Executive Summary

Two tax bills in the California State Assembly propose to increase income taxes and add wealth tax on affluent California residents. If passed, this legislation would have major implications for our California-based clients.

Two bills, referred to as AB-1253 and AB-2088, have recently been introduced in the California State Assembly and, if passed, would dramatically increase taxes on wealthy California residents.

Despite California already having the highest income tax rate in the nation, AB-1253, “the millionaire tax,” would increase income tax rates on taxpayers earning more than $1M. Where the highest marginal rate is currently 13.3%, this would increase the rate by 1% for income over $1M, by 3% for income over $2M, and by 3.5% for income over $5M. The more dramatic of the two bills, AB-2088 “the wealth tax,” would implement an annual tax of 0.4% on a resident’s worldwide wealth exceeding $30M. This threshold is reduced to $15M only for married taxpayers filing separately.

“Wait, they’re going to tax my wealth?! I’m packing up and leaving the state!” Not so fast. The wealth tax actually seeks to tax California residents who leave the state for the next 10 years. The 0.4% tax will be levied against wealth at a ratio of the number of years over these coming 10 years that a taxpayer was a resident of California. For example, if a married taxpayer with worldwide net worth of $100M leaves the state in January 2021, 3 years later they will pay a wealth tax of approximately $196,000 ($70M [$100M less the $30M exclusion threshold] * 0.4%[the tax rate] * 7/10[7 comes from 10 total possible taxable years less the 3 years they have now been removed from the state]) to California, despite having no current ties to the state.

I reached out to multiple tax litigators, CPAs, and estate attorneys in California for their insight on this matter. Here is what I learned:

Looking back at recent history, there have been several proposals to increase taxes on wealthy California residents that did not gain traction. Last year, there was a proposal to implement an estate tax on the value of assets between the federal exemption amount and $3.5M, which was defeated. Similarly, there was a carried interest tax bill that was also defeated. Seemingly, each year there is at least one new tax proposal that has the potential to dramatically impact our clients.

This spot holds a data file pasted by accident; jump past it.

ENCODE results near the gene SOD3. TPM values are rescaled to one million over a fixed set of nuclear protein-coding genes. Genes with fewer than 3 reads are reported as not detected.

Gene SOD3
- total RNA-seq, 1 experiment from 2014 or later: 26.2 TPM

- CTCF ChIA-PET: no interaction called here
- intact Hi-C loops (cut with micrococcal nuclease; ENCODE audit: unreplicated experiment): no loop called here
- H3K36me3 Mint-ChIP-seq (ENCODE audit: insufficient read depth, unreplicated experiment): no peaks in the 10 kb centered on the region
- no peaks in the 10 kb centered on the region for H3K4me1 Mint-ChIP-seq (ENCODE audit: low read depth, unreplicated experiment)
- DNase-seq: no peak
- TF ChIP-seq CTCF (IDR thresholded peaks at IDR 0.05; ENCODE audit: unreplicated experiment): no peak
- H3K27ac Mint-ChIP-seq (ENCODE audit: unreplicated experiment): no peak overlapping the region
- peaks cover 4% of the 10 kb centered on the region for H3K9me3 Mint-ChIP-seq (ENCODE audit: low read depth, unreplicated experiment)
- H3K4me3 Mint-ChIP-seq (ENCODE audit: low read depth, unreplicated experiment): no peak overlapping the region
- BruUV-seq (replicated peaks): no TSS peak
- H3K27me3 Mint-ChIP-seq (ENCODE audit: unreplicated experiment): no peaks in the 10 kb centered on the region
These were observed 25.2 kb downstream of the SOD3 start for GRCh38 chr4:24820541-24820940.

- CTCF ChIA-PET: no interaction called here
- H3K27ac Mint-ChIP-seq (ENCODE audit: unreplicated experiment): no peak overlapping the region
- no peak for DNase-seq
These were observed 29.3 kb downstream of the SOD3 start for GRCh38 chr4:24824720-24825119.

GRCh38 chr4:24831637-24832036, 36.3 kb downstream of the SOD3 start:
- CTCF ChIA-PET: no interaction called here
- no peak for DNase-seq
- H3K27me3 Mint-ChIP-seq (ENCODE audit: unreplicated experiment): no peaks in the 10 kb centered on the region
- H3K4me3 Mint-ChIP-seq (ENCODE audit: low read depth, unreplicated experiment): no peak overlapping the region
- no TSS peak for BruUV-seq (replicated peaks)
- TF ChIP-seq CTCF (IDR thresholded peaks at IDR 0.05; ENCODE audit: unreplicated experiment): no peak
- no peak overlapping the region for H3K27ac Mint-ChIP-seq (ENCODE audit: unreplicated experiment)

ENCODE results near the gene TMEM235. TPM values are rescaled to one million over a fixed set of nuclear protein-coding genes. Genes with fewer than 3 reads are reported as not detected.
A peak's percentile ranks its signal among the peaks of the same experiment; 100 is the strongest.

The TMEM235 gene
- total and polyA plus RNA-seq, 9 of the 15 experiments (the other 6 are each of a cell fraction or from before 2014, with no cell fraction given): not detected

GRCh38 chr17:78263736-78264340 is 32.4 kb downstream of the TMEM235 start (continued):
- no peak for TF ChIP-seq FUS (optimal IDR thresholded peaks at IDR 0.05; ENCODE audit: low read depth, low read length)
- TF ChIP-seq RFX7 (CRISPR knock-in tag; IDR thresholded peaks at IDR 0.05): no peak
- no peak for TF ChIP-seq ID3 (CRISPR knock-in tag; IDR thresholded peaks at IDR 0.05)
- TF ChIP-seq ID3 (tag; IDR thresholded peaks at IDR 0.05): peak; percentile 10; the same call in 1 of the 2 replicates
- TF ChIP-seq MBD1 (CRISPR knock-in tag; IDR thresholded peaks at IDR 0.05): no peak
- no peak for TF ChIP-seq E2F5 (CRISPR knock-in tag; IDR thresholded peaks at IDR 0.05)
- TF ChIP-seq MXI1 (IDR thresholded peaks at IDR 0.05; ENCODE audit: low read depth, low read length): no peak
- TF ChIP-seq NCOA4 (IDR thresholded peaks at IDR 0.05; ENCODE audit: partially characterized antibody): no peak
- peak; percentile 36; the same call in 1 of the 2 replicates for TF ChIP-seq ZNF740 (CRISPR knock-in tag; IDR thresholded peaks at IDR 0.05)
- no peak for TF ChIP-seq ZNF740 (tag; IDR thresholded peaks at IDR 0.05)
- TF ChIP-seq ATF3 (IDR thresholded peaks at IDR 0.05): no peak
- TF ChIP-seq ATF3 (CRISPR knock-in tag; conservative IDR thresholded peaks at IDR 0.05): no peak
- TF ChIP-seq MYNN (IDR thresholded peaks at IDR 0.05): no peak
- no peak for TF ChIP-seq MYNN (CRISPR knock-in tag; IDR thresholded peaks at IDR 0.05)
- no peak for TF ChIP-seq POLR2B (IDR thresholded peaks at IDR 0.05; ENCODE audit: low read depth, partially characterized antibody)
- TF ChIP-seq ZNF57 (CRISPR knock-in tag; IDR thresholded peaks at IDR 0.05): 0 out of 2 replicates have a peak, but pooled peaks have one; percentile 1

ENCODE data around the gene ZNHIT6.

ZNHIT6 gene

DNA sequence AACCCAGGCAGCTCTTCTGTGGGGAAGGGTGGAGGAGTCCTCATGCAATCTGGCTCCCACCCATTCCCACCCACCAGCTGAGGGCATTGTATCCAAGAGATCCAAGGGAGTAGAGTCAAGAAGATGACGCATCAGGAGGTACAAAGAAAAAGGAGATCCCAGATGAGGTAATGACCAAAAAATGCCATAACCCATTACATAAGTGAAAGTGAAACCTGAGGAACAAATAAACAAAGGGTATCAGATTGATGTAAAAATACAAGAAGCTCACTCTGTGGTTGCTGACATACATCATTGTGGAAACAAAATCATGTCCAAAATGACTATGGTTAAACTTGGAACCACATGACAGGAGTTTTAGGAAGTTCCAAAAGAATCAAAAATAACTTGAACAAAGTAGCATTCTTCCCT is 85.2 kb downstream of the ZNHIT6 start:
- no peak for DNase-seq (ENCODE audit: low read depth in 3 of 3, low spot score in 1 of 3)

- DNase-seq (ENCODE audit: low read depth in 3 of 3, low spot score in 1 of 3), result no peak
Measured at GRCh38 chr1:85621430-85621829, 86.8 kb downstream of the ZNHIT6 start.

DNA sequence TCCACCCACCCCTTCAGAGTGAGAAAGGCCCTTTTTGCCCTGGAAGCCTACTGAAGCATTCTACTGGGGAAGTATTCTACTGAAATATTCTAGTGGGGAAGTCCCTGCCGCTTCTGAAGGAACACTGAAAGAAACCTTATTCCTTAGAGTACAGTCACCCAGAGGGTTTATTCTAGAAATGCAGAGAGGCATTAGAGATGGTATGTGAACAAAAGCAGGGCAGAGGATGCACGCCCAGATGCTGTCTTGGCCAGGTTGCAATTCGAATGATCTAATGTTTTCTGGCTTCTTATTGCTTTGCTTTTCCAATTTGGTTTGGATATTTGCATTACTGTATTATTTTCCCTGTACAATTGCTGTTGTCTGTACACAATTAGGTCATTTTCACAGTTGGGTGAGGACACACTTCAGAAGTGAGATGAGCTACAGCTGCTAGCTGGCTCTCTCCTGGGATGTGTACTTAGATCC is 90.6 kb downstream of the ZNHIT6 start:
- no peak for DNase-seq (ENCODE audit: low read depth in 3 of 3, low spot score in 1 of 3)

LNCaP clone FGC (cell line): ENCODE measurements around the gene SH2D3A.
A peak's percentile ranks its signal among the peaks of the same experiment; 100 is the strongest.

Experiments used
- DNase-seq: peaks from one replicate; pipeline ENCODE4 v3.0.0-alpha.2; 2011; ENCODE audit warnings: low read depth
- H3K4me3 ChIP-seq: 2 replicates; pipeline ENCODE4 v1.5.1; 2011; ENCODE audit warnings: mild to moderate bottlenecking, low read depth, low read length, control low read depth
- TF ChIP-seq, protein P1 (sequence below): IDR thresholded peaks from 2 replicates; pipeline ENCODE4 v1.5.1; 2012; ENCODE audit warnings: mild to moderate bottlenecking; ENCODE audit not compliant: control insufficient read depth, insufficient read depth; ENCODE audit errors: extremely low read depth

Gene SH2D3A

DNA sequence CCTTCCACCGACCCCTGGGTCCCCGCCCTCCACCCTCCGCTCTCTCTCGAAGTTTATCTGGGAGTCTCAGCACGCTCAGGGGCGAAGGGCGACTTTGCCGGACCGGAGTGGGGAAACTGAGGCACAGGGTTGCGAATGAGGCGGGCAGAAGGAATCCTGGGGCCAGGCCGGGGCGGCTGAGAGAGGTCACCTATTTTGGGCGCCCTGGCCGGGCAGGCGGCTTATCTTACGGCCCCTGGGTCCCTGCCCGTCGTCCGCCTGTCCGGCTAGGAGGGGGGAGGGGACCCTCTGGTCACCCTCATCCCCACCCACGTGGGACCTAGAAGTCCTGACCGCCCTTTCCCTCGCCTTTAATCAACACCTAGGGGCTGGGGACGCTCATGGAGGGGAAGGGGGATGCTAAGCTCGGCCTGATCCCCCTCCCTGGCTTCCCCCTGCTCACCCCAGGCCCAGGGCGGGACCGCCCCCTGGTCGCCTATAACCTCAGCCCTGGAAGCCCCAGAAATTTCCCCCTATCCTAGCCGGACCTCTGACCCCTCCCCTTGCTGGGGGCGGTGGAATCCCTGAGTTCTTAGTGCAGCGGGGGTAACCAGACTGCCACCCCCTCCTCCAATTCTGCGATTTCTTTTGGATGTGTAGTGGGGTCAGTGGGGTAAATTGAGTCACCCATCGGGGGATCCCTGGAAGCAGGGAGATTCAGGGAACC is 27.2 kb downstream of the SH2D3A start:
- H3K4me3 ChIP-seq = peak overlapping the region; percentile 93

Both AB-1253 and AB-2088 require approval by 2/3 of the membership of each house of the legislature.

Currently, Democrats have a super majority in both the Assembly and State Senate, though it is unclear at this time whether the bills will gain the traction needed to be passed into law. If passed, there remains a long road ahead for AB-2088, as there are a lot of unanswered questions on how a new wealth tax would be implemented. The state’s current statutory framework is wholly unprepared to address how certain trusts will be included or excluded from calculating a taxpayer’s net worth. Complexities around how real estate is held or how stock options are valued represent just a few of the myriad issues that further regulations would need to clarify. Additionally, the constitutionality of a 10-year exit tax is already being called into question for violating the freedom of movement.

Regardless of the outcome of these bills, it is symptomatic of the climate nationwide towards increasing tax rates. As the financial condition of certain states continues to deteriorate, pressure will mount to increase, or in some cases implement new, taxes in an attempt to maintain solvency. In fact, in Arizona, voters just approved a measure increasing the top income tax rate from 4.5% to 8%.  And, in CA, the same politicians behind AB-1253 and AB-2088 are already floating the idea of a capital gains tax on unrealized capital gains!

Impact on our clients

The continued push to increase taxes in California has already helped to inspire a number of our clients to leave the state permanently before year-end. If these bills were to pass, I think we can expect wealthy Californians to flee the state in large proportions. As we have observed, states often neglect to take into consideration that the people they are seeking to tax are the very people who are the most mobile. We will continue to monitor the situation as it unfolds in CA and reach out to our clients as befits their individual circumstances.  

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Learn more about David J. Ferraro, Jr., CFP® here.

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